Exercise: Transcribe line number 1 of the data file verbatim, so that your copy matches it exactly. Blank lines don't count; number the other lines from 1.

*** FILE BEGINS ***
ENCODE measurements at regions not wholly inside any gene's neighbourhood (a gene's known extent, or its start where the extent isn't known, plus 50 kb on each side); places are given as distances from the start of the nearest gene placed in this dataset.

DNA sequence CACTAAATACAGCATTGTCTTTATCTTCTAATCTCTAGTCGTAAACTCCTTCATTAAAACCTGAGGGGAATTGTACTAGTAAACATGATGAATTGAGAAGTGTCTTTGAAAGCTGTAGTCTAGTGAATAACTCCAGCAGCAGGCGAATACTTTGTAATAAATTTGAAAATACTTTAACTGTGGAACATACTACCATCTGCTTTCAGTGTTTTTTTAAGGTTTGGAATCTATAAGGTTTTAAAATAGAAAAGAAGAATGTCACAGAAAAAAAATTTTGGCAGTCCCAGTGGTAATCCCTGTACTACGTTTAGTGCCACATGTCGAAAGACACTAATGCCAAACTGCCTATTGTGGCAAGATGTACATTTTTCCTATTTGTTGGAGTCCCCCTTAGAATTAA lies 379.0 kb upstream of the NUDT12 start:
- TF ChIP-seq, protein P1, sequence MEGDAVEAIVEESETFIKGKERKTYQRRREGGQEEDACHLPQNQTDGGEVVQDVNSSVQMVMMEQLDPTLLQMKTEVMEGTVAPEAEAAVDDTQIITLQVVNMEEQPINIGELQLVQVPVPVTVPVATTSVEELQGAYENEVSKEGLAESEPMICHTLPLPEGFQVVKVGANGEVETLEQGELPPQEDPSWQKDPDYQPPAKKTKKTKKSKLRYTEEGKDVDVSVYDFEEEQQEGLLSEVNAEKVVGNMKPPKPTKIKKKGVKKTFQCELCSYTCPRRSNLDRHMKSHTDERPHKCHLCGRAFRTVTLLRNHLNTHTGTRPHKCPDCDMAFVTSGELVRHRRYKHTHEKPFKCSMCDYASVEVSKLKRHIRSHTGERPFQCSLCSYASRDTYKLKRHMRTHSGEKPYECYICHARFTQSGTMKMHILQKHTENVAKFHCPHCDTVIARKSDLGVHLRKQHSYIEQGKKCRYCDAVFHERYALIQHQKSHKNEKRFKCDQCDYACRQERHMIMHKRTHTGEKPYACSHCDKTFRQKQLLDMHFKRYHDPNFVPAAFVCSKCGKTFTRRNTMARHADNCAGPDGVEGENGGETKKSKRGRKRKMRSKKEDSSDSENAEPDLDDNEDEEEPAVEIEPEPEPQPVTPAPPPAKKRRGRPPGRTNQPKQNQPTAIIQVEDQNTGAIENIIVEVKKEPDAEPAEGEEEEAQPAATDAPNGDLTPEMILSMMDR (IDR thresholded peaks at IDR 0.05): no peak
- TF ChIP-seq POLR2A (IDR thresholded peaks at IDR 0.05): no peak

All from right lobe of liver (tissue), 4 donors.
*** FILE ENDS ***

ENCODE measurements at regions not wholly inside any gene's neighbourhood (a gene's known extent, or its start where the extent isn't known, plus 50 kb on each side); places are given as distances from the start of the nearest gene placed in this dataset.